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Arctic Sea Ice Re-Freezing at Record Pace

Discussion in 'Political Zone' started by PosterChild, Dec 12, 2007.

  1. PosterChild

    PosterChild New Member

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    The record melting of Arctic sea ice observed this summer and fall led to record-low levels of ice in both September and October, but a record-setting pace of re-freezing in November, according to the NASA Earth Observatory. Some 58,000 square miles of ice formed per day for 10 days in late October and early November, a new record.
    Still, the extent of sea ice recorded in November was well shy of the median extent observed over the past quarter century, as the image from Nov. 14 (above, right) shows. The dramatic increase in ice is evident, when compared to the record-low amount observed Sept. 16 (below, right). In both images, 100% sea ice is shown in white, and the yellow line encompasses the area ion which there was at least 15% ice cover in at least half of the 25-year record for the given month.
    The record melting of Arctic sea ice this summer was widely viewed as a harbinger of global warming, though unusual wind patterns played a role and many factors affecting fluctuations in Arctic ice are poorly understood by scientists. Still, so much ice melted that the fabled Northwest passage opened for the first time in history, and the melting broke a record, set just two years ago and by a country mile, that at the time was seen as unprecedented and worrying.
    The area of persistent open water north of Alaska and eastern Siberia, according to NASA, is unusual for this time of year, though not unprecedented. This area was also largely free of ice in November 2002 and especially November 2006.
    Here's how NASA explains the record re-growth of ice over that 10-day period in October and November:
    Record sea ice growth rates after a record low may sound surprising at first, but it is not completely unexpected. The more ice that survives the summer melt, the less open water there is for new ice to grow. When summertime ice extent hits a record low, on the other hand, large areas of open water provide room for the ice to grow once temperatures cool off enough. While summer warming of the upper ocean surface can cause wintertime sea ice regrowth to lag initially, as the fall season progresses and sunlight weakens, the rate of energy loss from the ocean increases. That heat loss coupled with a large area of open water creates ideal conditions for sea ice to form rapidly over large areas.



    http://www.thedailygreen.com/environmental-news/latest/arctic-sea-ice-47121205



  2. PosterChild

    PosterChild New Member

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    Not to throw a warm blanket on this headline but apparently the ice tends to melt in the Summer and refreeze in the Winter, just as we would expect.

    If people would come to grips with natural cycles, we could all see through the alarmists' agendas. Some of us do now.
  3. trickblue

    trickblue Old Testament... Zone Supporter

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    This is why I'm against jumping in with massive amounts of mandated money to stop global warming. No one can agree...
    Ominous Arctic Melt Worries Experts
    By SETH BORENSTEIN
    AP Science Writer

    WASHINGTON (AP) -- An already relentless melting of the Arctic greatly accelerated this summer, a warning sign that some scientists worry could mean global warming has passed an ominous tipping point. One even speculated that summer sea ice would be gone in five years.

    Greenland's ice sheet melted nearly 19 billion tons more than the previous high mark, and the volume of Arctic sea ice at summer's end was half what it was just four years earlier, according to new NASA satellite data obtained by The Associated Press.

    "The Arctic is screaming," said Mark Serreze, senior scientist at the government's snow and ice data center in Boulder, Colo.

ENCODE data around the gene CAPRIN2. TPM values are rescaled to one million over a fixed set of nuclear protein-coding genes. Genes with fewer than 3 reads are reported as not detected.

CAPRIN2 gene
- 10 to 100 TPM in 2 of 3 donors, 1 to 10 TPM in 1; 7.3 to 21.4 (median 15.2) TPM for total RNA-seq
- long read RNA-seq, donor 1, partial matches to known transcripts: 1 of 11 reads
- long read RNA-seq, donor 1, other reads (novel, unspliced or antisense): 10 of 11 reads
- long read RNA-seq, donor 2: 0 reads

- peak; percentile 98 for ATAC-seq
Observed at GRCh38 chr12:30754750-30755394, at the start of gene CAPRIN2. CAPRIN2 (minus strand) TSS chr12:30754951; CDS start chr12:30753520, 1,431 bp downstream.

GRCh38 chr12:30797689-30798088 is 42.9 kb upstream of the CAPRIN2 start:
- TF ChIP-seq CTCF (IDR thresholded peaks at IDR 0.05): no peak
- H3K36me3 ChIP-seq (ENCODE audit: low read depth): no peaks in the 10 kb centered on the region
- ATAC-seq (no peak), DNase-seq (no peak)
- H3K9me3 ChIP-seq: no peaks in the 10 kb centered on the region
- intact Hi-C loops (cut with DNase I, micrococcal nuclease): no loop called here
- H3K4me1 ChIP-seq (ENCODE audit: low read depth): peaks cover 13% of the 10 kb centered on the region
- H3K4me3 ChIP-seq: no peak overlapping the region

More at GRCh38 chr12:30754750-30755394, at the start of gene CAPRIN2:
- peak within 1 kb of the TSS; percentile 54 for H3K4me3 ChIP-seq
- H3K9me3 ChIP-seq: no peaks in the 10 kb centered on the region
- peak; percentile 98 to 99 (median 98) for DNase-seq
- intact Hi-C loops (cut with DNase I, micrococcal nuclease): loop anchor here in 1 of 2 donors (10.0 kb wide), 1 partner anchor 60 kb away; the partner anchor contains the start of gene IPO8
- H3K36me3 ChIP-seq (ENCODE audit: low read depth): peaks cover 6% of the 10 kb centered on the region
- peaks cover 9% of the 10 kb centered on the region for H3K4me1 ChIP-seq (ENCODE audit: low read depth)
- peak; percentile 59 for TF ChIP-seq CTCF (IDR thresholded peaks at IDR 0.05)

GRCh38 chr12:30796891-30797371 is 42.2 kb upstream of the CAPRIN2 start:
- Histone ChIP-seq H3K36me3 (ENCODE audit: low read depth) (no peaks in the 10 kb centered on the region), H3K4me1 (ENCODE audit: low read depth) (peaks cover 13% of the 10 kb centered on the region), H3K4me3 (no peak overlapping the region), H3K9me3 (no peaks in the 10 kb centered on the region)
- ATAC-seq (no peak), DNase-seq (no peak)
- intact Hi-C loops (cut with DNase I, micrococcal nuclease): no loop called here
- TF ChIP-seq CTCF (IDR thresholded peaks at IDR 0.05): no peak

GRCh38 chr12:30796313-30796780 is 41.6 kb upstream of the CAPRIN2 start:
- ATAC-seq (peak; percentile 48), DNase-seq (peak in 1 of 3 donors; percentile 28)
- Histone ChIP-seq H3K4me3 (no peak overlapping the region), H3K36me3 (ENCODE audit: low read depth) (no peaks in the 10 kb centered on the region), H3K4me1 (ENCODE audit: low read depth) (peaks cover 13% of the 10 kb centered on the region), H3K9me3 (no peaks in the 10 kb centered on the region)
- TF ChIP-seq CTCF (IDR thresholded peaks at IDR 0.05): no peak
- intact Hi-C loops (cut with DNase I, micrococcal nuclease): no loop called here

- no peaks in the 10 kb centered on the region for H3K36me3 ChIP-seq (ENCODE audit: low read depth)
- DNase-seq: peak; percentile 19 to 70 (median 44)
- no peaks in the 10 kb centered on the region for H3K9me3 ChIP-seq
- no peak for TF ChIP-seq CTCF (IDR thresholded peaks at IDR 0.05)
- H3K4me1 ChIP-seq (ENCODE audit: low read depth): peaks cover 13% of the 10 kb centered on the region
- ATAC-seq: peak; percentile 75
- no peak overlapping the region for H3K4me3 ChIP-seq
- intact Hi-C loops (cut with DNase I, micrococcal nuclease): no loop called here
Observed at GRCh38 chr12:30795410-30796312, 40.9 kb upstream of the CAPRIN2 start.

Just last year, two top scientists surprised their colleagues by projecting that the Arctic sea ice was melting so rapidly that it could disappear entirely by the summer of 2040.

    This week, after reviewing his own new data, NASA climate scientist Jay Zwally said: "At this rate, the Arctic Ocean could be nearly ice-free at the end of summer by 2012, much faster than previous predictions."

    So scientists in recent days have been asking themselves these questions: Was the record melt seen all over the Arctic in 2007 a blip amid relentless and steady warming? Or has everything sped up to a new climate cycle that goes beyond the worst case scenarios presented by computer models?

    "The Arctic is often cited as the canary in the coal mine for climate warming," said Zwally, who as a teenager hauled coal. "Now as a sign of climate warming, the canary has died. It is time to start getting out of the coal mines."

    It is the burning of coal, oil and other fossil fuels that produces carbon dioxide and other greenhouse gases, responsible for man-made global warming. For the past several days, government diplomats have been debating in Bali, Indonesia, the outlines of a new climate treaty calling for tougher limits on these gases.

    What happens in the Arctic has implications for the rest of the world. Faster melting there means eventual sea level rise and more immediate changes in winter weather because of less sea ice.

    In the United States, a weakened Arctic blast moving south to collide with moist air from the Gulf of Mexico can mean less rain and snow in some areas, including the drought-stricken Southeast, said Michael MacCracken, a former federal climate scientist who now heads the nonprofit Climate Institute. Some regions, like Colorado, would likely get extra rain or snow.

    More than 18 scientists told the AP that they were surprised by the level of ice melt this year.

    "I don't pay much attention to one year ... but this year the change is so big, particularly in the Arctic sea ice, that you've got to stop and say, 'What is going on here?' You can't look away from what's happening here," said Waleed Abdalati, NASA's chief of cyrospheric sciences. "This is going to be a watershed year."

    2007 shattered records for Arctic melt in the following ways:

    - 552 billion tons of ice melted this summer from the Greenland ice sheet, according to preliminary satellite data to be released by NASA Wednesday. That's 15 percent more than the annual average summer melt, beating 2005's record.

    - A record amount of surface ice was lost over Greenland this year, 12 percent more than the previous worst year, 2005, according to data the University of Colorado released Monday. That's nearly quadruple the amount that melted just 15 years ago. It's an amount of water that could cover Washington, D.C., a half-mile deep, researchers calculated.

    - The surface area of summer sea ice floating in the Arctic Ocean this summer was nearly 23 percent below the previous record. The dwindling sea ice already has affected wildlife, with 6,000 walruses coming ashore in northwest Alaska in October for the first time in recorded history. Another first: the Northwest Passage was open to navigation.